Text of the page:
Pathway in neurons may contribute to neurodegenerative disease
An injury pathway in the neurons of fruit flies may cause the loss of synapses in diseases such as Alzheimer's and ALS, according to University of Michigan researchers.
This pathway, called DLK, has received recent attention as a candidate drug target because it contributes to the deterioration of damaged neurons. The new findings further expand that interest by suggesting that inhibiting DLK may help neurons to maintain working synapses, which is more useful than simply preventing damaged neurons from dying.
The pathway, studied here in fruit flies, is similar to the pathway in the neurons of mammals and humans. The U-M team, which includes former doctoral student Jiaxing Li and Catherine Collins, associate professor of molecular, cellular and developmental biology, found a new relationship between the injury pathway and a protein in neurons called kinesin—specifically, a kinesin called Unc-104.
When neurons communicate with each other, they extend a projection called an axon toward each other and form sites for information exchange called synapses. Transmitting information between synapses requires many protein molecules, which are manufactured within the neuron cell body and ferried over long distances within axons by kinesins such as Unc-104. The Unc-104 kinesin seems to carry many of the proteins needed for the neuron to release neurotransmitters for information exchange.
The U-M researchers found that the injury pathway is triggered when Unc-104 is damaged or mutated. This builds upon previous knowledge that the pathway is required for the key responses neurons make when damaged, including initiating the neuron to repair itself or die, depending on the context.
When Unc-104 is damaged or mutated, synapses become defective. Previously, researchers assumed that this is because of a failure to transport synaptic proteins to synapse sites. However, in their study, Li, Collins and their team found that turning off the neuronal injury pathway can restore the function of these mutant synapses. Their results are published in the journal eLife.
To study the role of the kinesin and the injury pathway in the malfunction of synapses, the researchers imaged the synapses of dissected fruit fly larvae using a confocal microscope. Working in the neighboring lab of U-M professor Richard Hume, Li also used electrophysiology to measure how well the synapses were firing. The team found that when they shut down the injury pathway, the function of that synapse was restored.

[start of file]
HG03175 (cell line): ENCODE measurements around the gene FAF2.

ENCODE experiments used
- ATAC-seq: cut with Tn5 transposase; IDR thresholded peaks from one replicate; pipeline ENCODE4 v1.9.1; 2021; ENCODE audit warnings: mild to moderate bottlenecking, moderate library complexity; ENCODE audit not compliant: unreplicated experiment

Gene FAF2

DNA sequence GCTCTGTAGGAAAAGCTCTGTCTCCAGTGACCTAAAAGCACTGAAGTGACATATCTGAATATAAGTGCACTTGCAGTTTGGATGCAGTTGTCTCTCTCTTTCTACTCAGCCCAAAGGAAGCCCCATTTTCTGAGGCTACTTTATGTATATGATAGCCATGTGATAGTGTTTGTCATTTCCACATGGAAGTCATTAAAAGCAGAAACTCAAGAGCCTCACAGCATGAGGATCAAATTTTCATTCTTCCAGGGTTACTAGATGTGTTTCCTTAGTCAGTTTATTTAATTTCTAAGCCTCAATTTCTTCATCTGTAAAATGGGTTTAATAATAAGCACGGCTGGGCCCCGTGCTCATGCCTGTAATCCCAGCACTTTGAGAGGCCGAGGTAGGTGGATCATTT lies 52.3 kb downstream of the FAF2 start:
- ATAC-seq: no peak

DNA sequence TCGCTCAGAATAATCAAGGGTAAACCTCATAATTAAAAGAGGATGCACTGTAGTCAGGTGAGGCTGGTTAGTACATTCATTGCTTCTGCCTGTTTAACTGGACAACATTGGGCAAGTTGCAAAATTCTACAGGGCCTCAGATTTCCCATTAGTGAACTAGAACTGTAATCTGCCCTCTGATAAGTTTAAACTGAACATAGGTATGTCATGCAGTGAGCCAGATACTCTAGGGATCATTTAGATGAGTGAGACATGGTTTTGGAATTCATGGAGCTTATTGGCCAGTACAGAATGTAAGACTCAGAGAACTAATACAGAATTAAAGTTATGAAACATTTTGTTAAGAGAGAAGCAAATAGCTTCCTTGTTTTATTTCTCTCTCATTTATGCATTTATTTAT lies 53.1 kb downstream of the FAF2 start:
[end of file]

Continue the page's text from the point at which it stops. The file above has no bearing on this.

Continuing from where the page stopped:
"That was really striking," Collins said. "It told us that the axon injury pathway was causing these major problems in synapses."
The team found that the pathway becomes activated when the Unc-104 kinesin is impaired, and that once activated, the pathway shuts down the formation of many of the synaptic proteins which are normally transported in axons.
"In the fruit fly system, we know the neuroanatomy really well. We can actually see how impairment of kinesin is affecting things in cell bodies, synapses and neurons," Collins said. "When we turned down the injury pathway in the kinesin mutants, we could see a huge mass of synaptic proteins accumulating in the cell body. That led us to the idea that the injury pathway turns down the levels of many synaptic proteins, leading to synapse malfunction."
The findings imply that activation of the injury pathway has negative consequences for synapses. Complementing this work, recent findings published in Science Translational Medicine suggest that the injury pathway may be activated in patients with neurodegenerative diseases ALS and Alzheimer's disease.
Restricting the pathway can also delay symptoms of these diseases in mouse models. This draws attention to the pathway as a potential therapeutic target.
But this could also hinder beneficial functions of the injury pathway, Collins says.
"When the injury pathway was knocked down in flies, the massive accumulations of proteins in cell bodies suggested to us that it functions as a stress response mechanism, to prevent unwanted build-up of proteins when axonal transport is impaired," she said.
Loss of dual leucine zipper kinase signaling is protective in animal models of neurodegenerative disease. Science Translational Medicine doi.org/10.1126/scitranslmed.aag0394